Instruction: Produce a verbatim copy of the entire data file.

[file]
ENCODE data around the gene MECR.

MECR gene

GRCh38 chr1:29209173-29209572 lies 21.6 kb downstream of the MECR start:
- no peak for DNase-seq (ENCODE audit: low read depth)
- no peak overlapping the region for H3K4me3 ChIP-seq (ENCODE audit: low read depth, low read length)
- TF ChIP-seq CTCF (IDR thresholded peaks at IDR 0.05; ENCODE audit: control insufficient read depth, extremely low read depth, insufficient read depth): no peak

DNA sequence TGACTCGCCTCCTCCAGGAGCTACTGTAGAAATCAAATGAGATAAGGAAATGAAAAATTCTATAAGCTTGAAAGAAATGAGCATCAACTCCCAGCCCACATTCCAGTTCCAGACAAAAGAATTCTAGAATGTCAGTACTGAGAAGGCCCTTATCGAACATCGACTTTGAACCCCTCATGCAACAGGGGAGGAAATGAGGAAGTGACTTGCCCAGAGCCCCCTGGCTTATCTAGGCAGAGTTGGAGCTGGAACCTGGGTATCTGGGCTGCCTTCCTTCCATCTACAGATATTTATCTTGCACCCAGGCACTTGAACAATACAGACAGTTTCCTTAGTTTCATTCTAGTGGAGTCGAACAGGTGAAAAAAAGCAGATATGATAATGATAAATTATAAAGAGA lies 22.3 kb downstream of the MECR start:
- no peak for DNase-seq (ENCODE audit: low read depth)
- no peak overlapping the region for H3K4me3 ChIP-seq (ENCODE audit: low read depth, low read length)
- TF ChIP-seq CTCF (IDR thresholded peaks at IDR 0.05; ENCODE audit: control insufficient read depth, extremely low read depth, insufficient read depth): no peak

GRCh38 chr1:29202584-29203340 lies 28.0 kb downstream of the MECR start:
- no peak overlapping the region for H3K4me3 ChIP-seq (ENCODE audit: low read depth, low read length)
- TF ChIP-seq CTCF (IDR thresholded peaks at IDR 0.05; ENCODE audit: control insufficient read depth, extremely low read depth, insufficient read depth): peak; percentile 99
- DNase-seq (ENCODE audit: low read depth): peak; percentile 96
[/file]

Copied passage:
ENCODE data around the gene MECR.

MECR gene

GRCh38 chr1:29209173-29209572 lies 21.6 kb downstream of the MECR start:
- no peak for DNase-seq (ENCODE audit: low read depth)
- no peak overlapping the region for H3K4me3 ChIP-seq (ENCODE audit: low read depth, low read length)
- TF ChIP-seq CTCF (IDR thresholded peaks at IDR 0.05; ENCODE audit: control insufficient read depth, extremely low read depth, insufficient read depth): no peak

DNA sequence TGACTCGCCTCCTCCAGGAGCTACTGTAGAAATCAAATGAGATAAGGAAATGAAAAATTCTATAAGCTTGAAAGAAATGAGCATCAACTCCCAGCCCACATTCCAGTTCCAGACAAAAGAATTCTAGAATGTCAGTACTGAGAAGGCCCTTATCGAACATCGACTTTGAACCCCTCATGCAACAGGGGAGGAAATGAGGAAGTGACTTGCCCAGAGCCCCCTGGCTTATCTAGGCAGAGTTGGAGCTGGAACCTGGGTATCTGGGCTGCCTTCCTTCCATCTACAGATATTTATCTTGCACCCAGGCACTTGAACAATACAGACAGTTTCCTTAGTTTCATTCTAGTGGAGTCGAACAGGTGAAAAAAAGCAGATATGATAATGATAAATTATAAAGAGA lies 22.3 kb downstream of the MECR start:
- no peak for DNase-seq (ENCODE audit: low read depth)
- no peak overlapping the region for H3K4me3 ChIP-seq (ENCODE audit: low read depth, low read length)
- TF ChIP-seq CTCF (IDR thresholded peaks at IDR 0.05; ENCODE audit: control insufficient read depth, extremely low read depth, insufficient read depth): no peak

GRCh38 chr1:29202584-29203340 lies 28.0 kb downstream of the MECR start:
- no peak overlapping the region for H3K4me3 ChIP-seq (ENCODE audit: low read depth, low read length)
- TF ChIP-seq CTCF (IDR thresholded peaks at IDR 0.05; ENCODE audit: control insufficient read depth, extremely low read depth, insufficient read depth): peak; percentile 99
- DNase-seq (ENCODE audit: low read depth): peak; percentile 96